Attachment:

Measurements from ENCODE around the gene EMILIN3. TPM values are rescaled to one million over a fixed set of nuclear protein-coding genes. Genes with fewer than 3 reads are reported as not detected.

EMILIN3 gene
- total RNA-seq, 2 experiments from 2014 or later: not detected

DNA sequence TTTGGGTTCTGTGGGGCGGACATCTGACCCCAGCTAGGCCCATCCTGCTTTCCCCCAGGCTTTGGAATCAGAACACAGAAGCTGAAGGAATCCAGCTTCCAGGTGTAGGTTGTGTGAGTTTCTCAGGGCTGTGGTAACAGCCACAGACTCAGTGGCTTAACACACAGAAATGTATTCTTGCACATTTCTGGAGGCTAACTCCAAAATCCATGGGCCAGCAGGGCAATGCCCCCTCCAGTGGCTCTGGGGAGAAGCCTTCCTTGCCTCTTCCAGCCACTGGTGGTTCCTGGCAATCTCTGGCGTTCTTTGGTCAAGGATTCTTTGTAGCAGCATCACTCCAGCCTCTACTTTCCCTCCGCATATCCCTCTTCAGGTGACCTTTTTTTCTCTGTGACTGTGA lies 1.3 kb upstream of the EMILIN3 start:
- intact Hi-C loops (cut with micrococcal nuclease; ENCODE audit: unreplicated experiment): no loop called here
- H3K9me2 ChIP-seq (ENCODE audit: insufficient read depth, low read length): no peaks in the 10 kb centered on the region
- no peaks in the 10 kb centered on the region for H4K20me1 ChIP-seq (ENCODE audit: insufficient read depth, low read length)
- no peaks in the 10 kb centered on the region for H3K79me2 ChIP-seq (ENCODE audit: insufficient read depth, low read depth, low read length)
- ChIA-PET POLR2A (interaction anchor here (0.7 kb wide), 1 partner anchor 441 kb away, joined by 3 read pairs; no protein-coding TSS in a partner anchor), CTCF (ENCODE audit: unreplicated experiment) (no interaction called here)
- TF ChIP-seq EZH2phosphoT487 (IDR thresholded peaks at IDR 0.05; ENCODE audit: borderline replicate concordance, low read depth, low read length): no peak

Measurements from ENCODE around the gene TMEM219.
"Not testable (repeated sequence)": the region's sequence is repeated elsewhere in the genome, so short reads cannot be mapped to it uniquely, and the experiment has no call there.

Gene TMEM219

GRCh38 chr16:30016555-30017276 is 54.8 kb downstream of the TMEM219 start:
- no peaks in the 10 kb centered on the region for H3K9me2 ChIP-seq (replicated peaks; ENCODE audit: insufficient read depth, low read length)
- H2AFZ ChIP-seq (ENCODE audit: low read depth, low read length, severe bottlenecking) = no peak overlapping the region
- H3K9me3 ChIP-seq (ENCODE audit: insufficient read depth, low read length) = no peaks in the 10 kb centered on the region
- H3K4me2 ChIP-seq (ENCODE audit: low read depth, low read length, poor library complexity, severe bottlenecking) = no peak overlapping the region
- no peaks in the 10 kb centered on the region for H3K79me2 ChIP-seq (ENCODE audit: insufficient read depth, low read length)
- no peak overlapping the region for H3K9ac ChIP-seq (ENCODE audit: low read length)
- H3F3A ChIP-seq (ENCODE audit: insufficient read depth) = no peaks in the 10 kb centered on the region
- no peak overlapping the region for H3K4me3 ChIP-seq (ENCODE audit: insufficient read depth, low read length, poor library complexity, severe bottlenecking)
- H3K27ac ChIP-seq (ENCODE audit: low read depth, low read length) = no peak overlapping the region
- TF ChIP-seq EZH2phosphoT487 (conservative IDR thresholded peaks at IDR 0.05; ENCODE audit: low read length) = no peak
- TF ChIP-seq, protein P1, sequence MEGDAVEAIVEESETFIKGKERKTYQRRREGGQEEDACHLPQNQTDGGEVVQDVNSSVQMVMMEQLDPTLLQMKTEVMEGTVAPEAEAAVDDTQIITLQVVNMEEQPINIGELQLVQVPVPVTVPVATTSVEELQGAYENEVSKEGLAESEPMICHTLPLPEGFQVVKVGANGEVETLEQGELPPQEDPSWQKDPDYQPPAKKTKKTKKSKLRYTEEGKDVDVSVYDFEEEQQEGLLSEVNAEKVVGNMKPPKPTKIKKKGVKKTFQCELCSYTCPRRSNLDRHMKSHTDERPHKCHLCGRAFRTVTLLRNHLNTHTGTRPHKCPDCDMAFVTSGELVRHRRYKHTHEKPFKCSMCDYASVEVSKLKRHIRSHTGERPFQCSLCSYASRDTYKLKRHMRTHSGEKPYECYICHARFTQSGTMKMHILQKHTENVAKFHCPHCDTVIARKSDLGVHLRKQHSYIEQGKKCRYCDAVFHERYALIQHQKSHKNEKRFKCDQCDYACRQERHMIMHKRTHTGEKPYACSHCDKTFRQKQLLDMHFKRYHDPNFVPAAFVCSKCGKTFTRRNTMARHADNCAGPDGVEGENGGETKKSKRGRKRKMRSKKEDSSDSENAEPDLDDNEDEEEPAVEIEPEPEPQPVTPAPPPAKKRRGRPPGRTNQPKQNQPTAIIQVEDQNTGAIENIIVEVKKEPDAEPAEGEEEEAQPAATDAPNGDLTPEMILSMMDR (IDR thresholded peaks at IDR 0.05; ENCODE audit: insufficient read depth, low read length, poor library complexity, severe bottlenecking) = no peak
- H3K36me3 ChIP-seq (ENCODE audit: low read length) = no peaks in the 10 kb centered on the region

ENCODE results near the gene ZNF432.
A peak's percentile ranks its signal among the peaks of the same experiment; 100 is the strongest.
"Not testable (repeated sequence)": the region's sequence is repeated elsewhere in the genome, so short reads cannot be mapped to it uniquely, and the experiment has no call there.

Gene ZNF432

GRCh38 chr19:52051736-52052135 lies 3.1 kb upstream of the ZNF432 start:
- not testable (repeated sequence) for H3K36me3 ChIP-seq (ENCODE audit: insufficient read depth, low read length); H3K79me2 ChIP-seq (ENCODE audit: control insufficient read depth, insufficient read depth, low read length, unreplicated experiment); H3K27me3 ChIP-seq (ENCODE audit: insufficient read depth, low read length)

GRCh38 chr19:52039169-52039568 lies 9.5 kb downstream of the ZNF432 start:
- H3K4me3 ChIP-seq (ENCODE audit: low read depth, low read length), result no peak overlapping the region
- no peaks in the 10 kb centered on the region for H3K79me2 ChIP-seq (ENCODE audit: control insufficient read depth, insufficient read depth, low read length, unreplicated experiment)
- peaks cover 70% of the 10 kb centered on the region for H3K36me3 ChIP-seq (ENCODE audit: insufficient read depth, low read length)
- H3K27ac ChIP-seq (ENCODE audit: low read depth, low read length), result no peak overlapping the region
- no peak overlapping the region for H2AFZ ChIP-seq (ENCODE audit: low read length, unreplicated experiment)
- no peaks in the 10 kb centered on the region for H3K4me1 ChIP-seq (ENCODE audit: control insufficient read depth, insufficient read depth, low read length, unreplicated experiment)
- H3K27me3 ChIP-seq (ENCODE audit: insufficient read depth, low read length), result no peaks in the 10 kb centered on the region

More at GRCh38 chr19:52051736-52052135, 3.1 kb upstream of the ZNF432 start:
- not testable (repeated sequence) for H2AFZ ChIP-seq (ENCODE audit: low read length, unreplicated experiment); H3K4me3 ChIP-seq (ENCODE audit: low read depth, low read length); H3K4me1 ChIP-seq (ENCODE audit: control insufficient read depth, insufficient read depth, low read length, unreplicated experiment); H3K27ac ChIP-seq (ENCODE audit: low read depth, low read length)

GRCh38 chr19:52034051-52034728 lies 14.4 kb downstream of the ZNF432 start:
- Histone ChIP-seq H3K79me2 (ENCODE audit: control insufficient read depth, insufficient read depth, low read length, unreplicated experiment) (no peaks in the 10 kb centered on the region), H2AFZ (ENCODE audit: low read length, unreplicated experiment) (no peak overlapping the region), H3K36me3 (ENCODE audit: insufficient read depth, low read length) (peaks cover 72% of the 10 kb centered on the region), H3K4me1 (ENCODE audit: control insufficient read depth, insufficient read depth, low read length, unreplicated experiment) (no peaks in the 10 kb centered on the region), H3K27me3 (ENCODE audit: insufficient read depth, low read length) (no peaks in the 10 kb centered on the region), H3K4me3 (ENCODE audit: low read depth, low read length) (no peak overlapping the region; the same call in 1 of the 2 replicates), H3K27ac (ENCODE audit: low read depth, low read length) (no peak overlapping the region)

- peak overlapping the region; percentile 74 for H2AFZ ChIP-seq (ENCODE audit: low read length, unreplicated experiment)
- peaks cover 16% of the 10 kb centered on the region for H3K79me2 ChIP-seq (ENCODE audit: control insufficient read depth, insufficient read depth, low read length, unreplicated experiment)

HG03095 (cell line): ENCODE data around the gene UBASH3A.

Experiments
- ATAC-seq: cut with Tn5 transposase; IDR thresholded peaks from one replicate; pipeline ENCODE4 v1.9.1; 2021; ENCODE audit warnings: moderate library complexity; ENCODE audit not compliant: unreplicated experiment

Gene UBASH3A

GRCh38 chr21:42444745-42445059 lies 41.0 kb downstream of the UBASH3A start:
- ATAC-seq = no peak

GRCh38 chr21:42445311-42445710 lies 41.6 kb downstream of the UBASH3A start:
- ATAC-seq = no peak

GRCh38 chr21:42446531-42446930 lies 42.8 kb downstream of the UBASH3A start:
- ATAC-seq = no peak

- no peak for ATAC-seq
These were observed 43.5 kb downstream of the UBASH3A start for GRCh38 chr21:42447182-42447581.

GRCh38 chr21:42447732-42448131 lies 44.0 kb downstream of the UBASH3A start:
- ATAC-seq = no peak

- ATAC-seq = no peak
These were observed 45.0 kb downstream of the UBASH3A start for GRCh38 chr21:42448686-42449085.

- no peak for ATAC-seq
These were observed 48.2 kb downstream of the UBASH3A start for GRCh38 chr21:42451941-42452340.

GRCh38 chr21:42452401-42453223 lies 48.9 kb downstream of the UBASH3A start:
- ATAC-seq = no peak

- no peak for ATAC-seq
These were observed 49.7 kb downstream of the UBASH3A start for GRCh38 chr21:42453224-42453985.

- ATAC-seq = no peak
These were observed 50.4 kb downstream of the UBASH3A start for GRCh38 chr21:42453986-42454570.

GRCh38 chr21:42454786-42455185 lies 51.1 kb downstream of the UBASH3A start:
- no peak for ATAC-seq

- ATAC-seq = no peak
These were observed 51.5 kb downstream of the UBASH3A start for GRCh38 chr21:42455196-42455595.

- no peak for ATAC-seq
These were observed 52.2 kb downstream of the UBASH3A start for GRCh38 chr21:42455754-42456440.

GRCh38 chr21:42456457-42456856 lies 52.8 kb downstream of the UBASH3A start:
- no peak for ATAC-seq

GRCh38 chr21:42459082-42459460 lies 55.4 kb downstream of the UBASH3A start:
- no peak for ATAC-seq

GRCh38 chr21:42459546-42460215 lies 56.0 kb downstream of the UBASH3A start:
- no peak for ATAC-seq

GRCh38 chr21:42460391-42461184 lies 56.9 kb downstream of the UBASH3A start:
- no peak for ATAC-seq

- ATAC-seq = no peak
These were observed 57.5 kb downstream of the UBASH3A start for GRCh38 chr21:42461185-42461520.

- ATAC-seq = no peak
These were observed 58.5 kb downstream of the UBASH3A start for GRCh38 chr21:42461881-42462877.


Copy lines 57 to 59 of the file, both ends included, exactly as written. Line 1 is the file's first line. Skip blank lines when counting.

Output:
- no peak for ATAC-seq
These were observed 43.5 kb downstream of the UBASH3A start for GRCh38 chr21:42447182-42447581.

GRCh38 chr21:42447732-42448131 lies 44.0 kb downstream of the UBASH3A start: